Friday, March 25, 2016
North Korean regime intensifies signal jamming against foreign radio broadcasts
North Korea has been from the beginning of March continually signal jamming radio broadcasts on the shortwave frequency used by the South Korean non-profit broadcaster Unification Media Group (UMG). Given the present situation, in which North Korean residents might be influenced by outside information condemning the regime and explaining the purpose of the sanctions imposed by the United Nations, the regime has showed the will to block sources of outside information that might cause unrest. The shortwave frequency band in question, 7515Khz, has been actively jammed starting on March 1st making it extremely difficult for North Korean listeners to tune in.
On the 15, UMG organization began using three receivers to test out reception at that and adjacent frequencies on a daily basis and was able to confirm that the exact signal is being jammed. The blocking effort is being concentrated on the time period from 10pm- midnight. Specifically, from 10-11pm the jamming is very strong. The signal jamming is undetectable from midnight to 1am. The signal blocking became weaker at midnight on March 15, from which point onward the entire three hour broadcast was audible. Starting on the 17, UMG moved the frequency, but the jamming operators seemed not to notice because the interference continued on the old wavelength. Unification Media Group estimates that the North Korean authorities are the responsible party. From the very outset of the consortium's radio leg, which dates back to December 2005, the regime has frequently looked for ways to jam its frequencies.
While sporadic jamming has been common over the past decade, it has had limited impact on receivers. However, starting from March of this year, stronger jamming signals have been deployed. The result: fuzzy reception and sometimes even completely blocked signals. This is the first time that such a strong jamming effort has been continuously maintained. “This is the strongest signal jam in the last few years. As the regime is pushed into further isolation by the strongest round of sanctions yet, they have become concerned that the residents will be awakened by exposure to outside information,” Unification Media Group (UMG) President Lee Gwang Baek said. “North Korean authorities can not signal jam at high strength across multiple channels, so right now, the most effective thing to do would be to expand our frequencies and signal strength. We need direct [South Korean] government assistance to do that.” If the government grants permission for civil society organizations broadcasting to North Korea to use the former's powerful and far-reaching medium wavelengths to transmit radio content to North Korea, the broadcasts would be able to reach far more people despite the jamming attempts.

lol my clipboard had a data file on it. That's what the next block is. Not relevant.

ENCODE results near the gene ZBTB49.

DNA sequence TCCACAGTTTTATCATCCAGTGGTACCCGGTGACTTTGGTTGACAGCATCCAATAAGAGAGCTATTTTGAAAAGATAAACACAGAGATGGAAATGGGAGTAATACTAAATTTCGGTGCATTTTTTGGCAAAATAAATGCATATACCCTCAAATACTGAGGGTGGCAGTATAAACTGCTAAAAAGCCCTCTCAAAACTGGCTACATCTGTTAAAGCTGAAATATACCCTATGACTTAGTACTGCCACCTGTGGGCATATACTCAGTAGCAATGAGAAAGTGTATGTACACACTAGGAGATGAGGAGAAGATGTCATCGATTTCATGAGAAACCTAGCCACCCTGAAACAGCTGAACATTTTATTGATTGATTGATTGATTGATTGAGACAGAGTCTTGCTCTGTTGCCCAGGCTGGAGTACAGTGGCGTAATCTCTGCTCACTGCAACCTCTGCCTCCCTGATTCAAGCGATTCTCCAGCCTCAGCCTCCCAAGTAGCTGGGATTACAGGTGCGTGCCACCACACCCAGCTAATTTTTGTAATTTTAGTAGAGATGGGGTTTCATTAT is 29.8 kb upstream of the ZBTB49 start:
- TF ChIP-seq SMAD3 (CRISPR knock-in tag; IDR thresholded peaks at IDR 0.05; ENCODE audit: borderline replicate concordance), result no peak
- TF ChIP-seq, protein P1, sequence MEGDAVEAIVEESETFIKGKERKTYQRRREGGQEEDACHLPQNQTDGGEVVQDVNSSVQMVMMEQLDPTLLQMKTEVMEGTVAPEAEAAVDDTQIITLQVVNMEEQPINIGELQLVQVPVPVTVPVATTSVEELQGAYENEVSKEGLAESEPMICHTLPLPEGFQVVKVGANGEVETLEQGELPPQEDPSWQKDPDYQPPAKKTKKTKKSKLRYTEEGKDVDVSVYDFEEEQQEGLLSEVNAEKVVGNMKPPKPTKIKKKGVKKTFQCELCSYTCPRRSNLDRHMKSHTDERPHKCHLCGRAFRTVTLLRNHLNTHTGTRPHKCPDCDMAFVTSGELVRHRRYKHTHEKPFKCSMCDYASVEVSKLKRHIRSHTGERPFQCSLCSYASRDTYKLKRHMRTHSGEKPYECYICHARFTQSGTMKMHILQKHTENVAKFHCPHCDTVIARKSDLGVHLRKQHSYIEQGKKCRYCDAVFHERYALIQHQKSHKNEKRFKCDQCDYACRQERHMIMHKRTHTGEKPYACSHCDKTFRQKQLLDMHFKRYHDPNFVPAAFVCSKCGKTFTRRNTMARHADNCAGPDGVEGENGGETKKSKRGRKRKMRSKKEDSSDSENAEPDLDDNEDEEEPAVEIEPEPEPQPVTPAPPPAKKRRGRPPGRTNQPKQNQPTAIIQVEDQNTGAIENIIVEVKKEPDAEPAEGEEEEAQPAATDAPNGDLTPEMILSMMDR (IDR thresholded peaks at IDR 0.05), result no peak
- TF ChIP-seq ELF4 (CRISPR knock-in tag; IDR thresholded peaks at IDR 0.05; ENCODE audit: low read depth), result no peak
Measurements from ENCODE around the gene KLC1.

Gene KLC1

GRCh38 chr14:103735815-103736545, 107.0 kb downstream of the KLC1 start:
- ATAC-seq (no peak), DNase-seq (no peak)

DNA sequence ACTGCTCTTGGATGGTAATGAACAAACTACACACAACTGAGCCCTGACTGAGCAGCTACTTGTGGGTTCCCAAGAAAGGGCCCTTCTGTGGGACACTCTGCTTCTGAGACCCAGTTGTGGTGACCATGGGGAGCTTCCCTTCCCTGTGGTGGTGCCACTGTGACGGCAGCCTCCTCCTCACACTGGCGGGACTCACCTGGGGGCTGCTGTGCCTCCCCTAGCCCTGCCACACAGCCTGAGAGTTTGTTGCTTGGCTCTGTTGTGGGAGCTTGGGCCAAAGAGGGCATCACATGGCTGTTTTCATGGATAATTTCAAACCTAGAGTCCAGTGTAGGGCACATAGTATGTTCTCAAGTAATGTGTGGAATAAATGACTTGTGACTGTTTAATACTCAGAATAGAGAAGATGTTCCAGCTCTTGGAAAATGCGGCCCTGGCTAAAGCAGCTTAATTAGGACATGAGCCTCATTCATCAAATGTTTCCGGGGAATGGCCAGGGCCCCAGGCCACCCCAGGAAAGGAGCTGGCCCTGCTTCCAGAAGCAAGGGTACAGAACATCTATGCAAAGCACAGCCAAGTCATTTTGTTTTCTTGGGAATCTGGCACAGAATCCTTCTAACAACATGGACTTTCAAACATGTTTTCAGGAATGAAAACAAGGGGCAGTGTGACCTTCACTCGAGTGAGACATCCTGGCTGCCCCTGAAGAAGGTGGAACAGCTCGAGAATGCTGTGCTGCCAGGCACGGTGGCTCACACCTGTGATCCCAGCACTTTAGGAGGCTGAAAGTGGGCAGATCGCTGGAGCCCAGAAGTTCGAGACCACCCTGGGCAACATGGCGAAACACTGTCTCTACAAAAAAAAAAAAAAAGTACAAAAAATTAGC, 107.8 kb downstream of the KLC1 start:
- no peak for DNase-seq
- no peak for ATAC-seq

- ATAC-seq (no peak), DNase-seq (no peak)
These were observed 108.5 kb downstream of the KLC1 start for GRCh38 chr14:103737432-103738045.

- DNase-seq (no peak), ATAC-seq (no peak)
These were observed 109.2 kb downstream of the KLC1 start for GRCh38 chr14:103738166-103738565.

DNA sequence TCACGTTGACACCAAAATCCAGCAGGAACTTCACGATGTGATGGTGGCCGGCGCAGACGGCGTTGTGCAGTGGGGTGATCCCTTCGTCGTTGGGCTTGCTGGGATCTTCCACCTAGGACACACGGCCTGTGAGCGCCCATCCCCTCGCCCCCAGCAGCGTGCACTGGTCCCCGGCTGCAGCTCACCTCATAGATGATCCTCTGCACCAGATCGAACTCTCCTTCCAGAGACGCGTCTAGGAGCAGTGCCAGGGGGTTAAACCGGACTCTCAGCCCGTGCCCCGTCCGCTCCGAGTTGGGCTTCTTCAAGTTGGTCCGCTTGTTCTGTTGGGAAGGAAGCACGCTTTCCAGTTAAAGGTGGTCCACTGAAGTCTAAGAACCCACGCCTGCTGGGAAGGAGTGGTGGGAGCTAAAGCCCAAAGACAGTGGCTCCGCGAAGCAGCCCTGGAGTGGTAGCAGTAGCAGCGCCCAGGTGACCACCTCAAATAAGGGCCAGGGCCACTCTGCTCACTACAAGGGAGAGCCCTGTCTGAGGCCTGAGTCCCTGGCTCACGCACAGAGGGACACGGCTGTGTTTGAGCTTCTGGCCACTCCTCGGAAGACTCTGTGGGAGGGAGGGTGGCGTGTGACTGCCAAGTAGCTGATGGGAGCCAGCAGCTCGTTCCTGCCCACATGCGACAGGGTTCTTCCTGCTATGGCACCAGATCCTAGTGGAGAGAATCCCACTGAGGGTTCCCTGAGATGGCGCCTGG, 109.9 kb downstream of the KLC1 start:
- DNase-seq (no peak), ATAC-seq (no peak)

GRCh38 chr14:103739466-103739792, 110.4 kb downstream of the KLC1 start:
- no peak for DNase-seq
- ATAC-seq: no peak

About this, National Intelligence Service First Deputy Director Yeom Don Jae said, “The regime’s efforts to block radio signals from South Korean civic groups is actually confirmation of the potency of these broadcasts. This will cause considerable agitation for the listeners who have become accustomed to tuning in to foreign radio.” He added, “Therefore, we need to let the North Korean residents know about this situation and use the strength of the regime as a weapon against them. We need to use multi-dimensional methods to pump the North full of information.” UMG currently broadcasts from 10pm-1am nightly on shortwave frequencies via a transmission station in Dushanbe, Tajikstan.
This content is rebroadcast daily from 3-5:00am on AM and FM frequencies via towers in South Korea’s Gangwon Province; however, these channels are borrowed from other private broadcasters and therefore limited in range and potency relative to those allocated by the government.
at 4:51 PM